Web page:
Luckily, I had anticipated this. For a split second, between my living and my dying, miraculously, my right arm broke free from the lion’s paw’s clutch and placed inside its mouth, the baseball bat. My hand narrowly escaped its teeth. I knew I had only brought myself seconds at best, but that gave me enough time to yell,

“RUN! RUN! RUN!”

But they wouldn’t. Something about the horror of it all, glued the boys to their positions.

The baseball bat started to crack. Frays of wood came flying out of the lion’s mouth. My hand held on to what was left. But soon there wasn’t anything to hold on to. The lion, now for whatever reason somewhat weary, once again lifted its head for another roar – this one much tamer than the two before – but then, collapsed in a heap on top of me. My body escaping its teeth.

Almost immediately, I heard the running of footsteps. My head was being crushed by the lion so I couldn’t see anything that was going on.

“Quickly, help me move this off him!” said a woman’s voice.

I presumed it was the boys she was talking to. Next thing I know, some hands attempted to grab the underbelly of the beast and move it off me.

“Is he alive? Oh my goodness, sir?” said the woman again.

I muffled some noises as loud I could.

“Oh my gosh! Sir! You’re gonna have to try and shimmy out,” she said straining. I shimmied, the hardest and fastest that I could. My head was the first to escape, quickly followed by the rest of my body. Slowly, I staggered to my feet.

“AND HE STANDS!” shouted Alex, raising his fists in the air. “That was insane! You totally saved us!”
“Mr Michaels are you okay?” asked Eddie.

The woman started talking loudly into a walkie talkie. I can’t remember what she was saying. I noticed a long gun strapped to her back. She was wearing a polo shirt and cargo pants, branded with the name of the local nearby zoo. I assumed she had subdued the lion with sleeping darts, and just in time too. Once she stopped talking into her walkie talkie, she looked at me, bewildered. She had a smile on her face and was about to say something when the smile faded away. Her gaze had found my right shoulder, which conversely Eddie was also pointing to, covering his mouth. I looked down towards the shoulder and discovered a blood-ridden, clawed mess.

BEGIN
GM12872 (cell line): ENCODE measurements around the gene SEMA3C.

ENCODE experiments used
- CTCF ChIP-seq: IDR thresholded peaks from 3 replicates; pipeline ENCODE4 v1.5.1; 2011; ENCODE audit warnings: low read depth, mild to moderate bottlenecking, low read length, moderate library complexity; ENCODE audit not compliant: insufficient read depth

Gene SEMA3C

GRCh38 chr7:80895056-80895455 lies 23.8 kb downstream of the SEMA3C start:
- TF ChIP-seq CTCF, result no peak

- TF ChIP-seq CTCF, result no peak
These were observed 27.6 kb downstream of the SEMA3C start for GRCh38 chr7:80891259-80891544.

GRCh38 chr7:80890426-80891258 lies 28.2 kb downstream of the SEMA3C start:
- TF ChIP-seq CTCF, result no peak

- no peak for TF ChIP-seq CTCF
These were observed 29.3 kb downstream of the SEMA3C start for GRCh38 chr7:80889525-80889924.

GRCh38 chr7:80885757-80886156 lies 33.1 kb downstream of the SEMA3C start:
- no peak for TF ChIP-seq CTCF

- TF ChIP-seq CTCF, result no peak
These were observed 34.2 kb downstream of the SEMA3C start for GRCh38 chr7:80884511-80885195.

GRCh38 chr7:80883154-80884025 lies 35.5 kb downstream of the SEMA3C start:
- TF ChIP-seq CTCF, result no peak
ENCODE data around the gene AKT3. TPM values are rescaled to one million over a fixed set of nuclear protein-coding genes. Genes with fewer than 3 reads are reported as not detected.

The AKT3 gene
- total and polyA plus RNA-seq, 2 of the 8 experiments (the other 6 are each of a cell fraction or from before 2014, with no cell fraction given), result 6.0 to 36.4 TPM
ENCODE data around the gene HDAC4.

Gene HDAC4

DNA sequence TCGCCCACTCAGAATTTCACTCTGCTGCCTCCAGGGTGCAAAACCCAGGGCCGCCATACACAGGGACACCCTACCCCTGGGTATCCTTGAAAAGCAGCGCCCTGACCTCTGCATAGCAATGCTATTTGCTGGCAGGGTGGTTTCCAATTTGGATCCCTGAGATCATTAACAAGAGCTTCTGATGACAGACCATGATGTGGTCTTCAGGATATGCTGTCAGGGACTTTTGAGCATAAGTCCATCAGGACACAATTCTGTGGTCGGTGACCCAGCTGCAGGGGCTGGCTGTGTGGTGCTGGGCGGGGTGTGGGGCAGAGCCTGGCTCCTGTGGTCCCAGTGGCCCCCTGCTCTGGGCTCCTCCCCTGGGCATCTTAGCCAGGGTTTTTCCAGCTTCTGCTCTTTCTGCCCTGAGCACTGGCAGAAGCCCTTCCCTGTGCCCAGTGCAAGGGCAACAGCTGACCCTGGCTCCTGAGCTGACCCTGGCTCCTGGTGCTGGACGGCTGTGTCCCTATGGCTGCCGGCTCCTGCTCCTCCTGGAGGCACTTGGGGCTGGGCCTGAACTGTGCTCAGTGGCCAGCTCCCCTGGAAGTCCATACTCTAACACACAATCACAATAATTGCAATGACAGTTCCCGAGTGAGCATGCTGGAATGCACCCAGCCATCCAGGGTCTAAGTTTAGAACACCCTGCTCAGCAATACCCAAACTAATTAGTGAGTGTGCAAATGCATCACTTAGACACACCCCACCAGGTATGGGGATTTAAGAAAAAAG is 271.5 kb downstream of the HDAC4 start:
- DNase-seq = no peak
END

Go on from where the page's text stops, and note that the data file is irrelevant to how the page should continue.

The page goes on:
Then I passed out.

***

It turned out the lion did actually escape from the zoo. One of the staff had failed to ensure its enclosure was properly secure before closing for the night. CCTV captured the lion calmly walking out and then it followed the 4km road leading to the school. The zoo and the police weren’t entirely sure what led the cat to the school in particular. Someone joked it was curiosity. Seeing as I actually almost was killed, I didn’t find that particularly amusing. A small-scale investigation was held through the night and into the following morning, right before graduation. There wasn’t much to be discovered, apart from a large pile of refrigerated meat that had vanished from the canteen’s kitchen, explaining the blood around the lion’s mouth before we had our final encounter.

Unfortunately, due to my shoulder injuries, I missed the graduation as I was held in the hospital for observation. My wife and I live-streamed the event from my hospital bed. Much to my surprise Alex and Eddie were kind enough to pay me a visit afterwards. They presented some flowers and a box of chocolates as well as an oversized greeting card, reading ‘Get Well Soon!’ My wife, being allergic to almost every kind of flower and chocolate, whilst loathing greeting cards of all persuasions, hated everything. It’s safe to say she didn’t get on with Alex and Eddie. It was a little awkward.

I didn’t get on with them either. Until I learned that for whatever reason, I would risk my life to save theirs.